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In Aereo hearing, Supreme Court expresses concern for cloud computing – but doubt over tiny antennas

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Is Aereo, a service that lets consumers stream over-the-air TV, akin to a cable company or a hardware provider like RadioShack? The justices of the Supreme Court appeared to struggle with that question on Tuesday morning as they listened to oral arguments in what many media watchers view as the most important TV-related court case in decades.

In deciding how to respond to broadcasters’ claim that Aereo is violating copyright, the court expressed repeated concern over how to write a ruling that did not create major ripples for the rest of the TV business on one hand, or for the cloud computing business on the other.

“It makes me nervous about taking your preferred route … Where does it stop?” said Justice Stephen Breyer, addressing Paul Clement, the lawyer for ABC and other big broadcasters that want to shut Aereo down.

Breyer and other Justices expressed particular concern about the broadcasters’ claim that they have a public performance right in Aereo’s transmissions, which are controlled by its subscribers. Breyer pointed out that a thousand people can  — and do — store a file in a personal cloud service like Dropbox, and can play it back at the same time — which could be considered a public performance under the broadcasters’ version of the case.

The “public performance” question is the central issue in the closely-watched case, which turns on whether Aereo’s antenna technology, infringes broadcasters’ copyright, or if the service is instead an extension of existing legal services like remote DVR’s.

 Aereo CEO Chet Kanojia leaves the U.S. Supreme Court after oral arguments April 22, 2014 in Washington, DC. (Photo by Alex Wong/Getty Images)
Aereo CEO Chet Kanojia leaves the U.S. Supreme Court after oral arguments April 22, 2014 in Washington, DC. (Photo by Alex Wong/Getty Images)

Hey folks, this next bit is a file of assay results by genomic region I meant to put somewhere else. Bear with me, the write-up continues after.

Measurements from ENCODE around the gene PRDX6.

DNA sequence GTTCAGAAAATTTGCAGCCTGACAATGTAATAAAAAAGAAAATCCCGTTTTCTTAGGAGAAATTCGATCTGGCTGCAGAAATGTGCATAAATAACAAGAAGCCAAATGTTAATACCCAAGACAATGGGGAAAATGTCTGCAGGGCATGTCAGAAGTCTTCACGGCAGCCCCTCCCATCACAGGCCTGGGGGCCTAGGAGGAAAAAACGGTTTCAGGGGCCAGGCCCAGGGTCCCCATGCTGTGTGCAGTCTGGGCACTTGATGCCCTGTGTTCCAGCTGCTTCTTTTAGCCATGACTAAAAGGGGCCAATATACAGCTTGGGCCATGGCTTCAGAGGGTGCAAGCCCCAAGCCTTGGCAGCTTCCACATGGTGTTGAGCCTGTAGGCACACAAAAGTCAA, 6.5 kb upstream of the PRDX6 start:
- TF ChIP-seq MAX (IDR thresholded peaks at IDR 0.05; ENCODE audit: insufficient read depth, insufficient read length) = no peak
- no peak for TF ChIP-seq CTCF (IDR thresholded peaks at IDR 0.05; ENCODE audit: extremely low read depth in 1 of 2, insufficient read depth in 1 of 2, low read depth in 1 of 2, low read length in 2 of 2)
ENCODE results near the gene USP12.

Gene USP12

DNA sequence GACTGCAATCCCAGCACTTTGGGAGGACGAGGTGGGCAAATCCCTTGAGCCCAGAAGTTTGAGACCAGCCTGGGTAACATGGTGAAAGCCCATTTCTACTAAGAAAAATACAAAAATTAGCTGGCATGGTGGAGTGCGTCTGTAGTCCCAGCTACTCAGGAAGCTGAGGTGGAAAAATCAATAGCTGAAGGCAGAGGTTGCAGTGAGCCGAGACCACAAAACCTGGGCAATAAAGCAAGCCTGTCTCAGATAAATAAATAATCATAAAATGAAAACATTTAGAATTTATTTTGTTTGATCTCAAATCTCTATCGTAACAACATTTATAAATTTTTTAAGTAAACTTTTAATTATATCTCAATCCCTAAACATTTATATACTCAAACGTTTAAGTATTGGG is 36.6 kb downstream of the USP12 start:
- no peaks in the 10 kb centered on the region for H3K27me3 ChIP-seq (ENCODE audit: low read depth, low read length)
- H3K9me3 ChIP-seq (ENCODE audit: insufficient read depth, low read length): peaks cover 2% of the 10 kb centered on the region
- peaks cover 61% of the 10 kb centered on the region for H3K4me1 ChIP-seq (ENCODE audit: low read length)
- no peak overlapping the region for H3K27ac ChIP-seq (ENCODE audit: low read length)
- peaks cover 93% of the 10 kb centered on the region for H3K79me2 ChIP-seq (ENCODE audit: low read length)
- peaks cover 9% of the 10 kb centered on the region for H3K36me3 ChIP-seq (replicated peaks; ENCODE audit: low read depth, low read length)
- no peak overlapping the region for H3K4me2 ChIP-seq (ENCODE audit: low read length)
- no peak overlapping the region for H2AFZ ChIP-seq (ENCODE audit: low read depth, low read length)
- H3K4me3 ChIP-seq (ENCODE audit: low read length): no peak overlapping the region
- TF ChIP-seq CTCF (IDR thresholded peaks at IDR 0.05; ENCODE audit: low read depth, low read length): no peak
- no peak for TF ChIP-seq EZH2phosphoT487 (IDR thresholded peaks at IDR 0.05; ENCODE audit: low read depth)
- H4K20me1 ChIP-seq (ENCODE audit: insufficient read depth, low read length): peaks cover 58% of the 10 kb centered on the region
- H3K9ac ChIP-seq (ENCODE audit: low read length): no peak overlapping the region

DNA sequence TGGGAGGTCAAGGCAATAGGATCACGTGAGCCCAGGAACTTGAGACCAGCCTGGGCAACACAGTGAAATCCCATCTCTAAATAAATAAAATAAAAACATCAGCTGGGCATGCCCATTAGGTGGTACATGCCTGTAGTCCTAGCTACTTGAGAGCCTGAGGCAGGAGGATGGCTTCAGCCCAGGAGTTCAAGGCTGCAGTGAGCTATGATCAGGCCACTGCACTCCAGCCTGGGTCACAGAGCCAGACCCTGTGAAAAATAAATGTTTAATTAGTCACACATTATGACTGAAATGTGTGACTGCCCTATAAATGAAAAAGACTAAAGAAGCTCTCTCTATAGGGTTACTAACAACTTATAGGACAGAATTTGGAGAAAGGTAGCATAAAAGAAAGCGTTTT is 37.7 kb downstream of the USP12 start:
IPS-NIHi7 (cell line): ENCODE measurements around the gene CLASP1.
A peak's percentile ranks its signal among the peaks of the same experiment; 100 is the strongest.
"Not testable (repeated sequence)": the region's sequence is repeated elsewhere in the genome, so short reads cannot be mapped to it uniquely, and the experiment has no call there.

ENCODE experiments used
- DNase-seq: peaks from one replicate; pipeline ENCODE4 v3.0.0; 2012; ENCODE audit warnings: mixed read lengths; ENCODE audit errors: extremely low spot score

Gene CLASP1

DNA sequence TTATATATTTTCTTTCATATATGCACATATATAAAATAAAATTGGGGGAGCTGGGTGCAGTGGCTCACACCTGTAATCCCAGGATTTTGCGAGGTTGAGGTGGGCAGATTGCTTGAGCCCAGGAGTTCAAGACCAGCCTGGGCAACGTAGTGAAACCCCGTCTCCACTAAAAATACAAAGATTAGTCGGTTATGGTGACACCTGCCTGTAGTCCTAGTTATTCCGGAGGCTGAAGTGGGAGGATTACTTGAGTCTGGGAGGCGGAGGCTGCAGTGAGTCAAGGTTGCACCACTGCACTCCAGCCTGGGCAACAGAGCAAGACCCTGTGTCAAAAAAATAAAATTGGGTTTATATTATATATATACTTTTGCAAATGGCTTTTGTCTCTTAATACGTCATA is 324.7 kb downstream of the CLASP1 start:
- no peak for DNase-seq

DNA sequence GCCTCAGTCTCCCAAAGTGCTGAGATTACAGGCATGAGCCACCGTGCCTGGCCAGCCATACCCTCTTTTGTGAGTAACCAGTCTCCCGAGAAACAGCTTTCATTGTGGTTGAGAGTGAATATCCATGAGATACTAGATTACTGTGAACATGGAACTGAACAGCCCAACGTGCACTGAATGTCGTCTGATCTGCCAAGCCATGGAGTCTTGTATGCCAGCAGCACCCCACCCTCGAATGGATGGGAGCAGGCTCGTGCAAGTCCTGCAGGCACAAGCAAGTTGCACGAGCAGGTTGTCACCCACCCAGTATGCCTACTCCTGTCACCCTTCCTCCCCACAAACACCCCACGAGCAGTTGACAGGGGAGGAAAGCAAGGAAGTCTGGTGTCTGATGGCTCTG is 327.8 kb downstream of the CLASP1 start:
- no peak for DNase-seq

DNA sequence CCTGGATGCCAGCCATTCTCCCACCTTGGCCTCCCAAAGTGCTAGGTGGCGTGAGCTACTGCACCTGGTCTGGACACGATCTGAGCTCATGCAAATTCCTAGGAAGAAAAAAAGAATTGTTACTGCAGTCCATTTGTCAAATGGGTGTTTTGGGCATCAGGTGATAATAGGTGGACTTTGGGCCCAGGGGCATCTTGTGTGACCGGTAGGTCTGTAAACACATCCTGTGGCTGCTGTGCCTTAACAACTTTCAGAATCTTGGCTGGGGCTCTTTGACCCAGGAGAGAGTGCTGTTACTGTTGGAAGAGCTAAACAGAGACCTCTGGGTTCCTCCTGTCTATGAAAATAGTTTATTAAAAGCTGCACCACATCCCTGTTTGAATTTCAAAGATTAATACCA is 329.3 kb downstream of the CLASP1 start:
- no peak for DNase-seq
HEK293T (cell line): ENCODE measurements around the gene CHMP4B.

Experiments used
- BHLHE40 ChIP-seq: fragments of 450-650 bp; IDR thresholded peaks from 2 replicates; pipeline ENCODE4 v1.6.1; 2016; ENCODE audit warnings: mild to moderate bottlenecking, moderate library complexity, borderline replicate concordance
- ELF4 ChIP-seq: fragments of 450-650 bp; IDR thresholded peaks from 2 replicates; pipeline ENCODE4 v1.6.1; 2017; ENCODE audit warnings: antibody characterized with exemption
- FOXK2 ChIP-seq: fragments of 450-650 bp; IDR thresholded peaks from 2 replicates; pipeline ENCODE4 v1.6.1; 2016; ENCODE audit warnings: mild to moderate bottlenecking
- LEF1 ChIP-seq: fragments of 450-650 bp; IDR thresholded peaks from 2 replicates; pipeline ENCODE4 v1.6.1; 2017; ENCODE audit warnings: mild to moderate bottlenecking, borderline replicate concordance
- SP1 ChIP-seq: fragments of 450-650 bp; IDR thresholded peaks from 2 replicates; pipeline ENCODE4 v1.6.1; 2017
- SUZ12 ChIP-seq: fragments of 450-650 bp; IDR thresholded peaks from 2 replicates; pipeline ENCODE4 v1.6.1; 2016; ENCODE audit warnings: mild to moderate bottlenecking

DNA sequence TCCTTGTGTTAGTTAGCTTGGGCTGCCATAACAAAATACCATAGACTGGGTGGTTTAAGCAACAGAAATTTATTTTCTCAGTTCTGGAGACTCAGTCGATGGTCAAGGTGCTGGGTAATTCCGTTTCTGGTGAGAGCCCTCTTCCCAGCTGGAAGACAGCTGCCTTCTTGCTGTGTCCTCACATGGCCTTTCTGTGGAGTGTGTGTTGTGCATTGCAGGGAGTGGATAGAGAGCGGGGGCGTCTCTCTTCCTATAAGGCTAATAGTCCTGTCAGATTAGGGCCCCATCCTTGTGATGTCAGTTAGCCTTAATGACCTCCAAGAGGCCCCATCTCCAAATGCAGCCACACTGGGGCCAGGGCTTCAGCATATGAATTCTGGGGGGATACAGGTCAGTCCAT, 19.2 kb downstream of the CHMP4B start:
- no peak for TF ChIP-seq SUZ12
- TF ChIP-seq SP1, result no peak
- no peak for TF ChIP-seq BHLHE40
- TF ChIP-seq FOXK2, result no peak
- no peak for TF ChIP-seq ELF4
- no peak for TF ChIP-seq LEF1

Chief Justice John Roberts also pressed Clement, noting that Aereo appears to provide an antenna in the same way that RadioShack does. But he also expressed deep skepticism over Aereo’s technology, asking why it rents out tens of thousands antennas rather than using just one.

“Is there any reason you need 10,000 of them?” asked Roberts, suggesting the only reason Aereo’s technology operates this way is to get around copyright laws.

“There’s no technically sound reason to use all those antennas,” added Justice Ruth Bader Ginsburg.

David Frederick, the lawyer for Aereo, responded by suggesting that modular designs help startups who don’t know how quickly they will have to scale up and that, in any case, efficiency questions are irrelevant for copyright purposes.

The justices also pressed Clement over how the court could square a ruling in the broadcasters’ favor with the decision in a case called Cablevision, in which an influential appeals court ruled that remote DVR’s are legal. The court noted that the Cablevision ruling was not binding on it, but that the outcome appeared correct. Clement responded by stating that the outcome in Cablevision was indeed correct, but that the lower courts’ reasoning for allowing remote DVR’s was all wrong.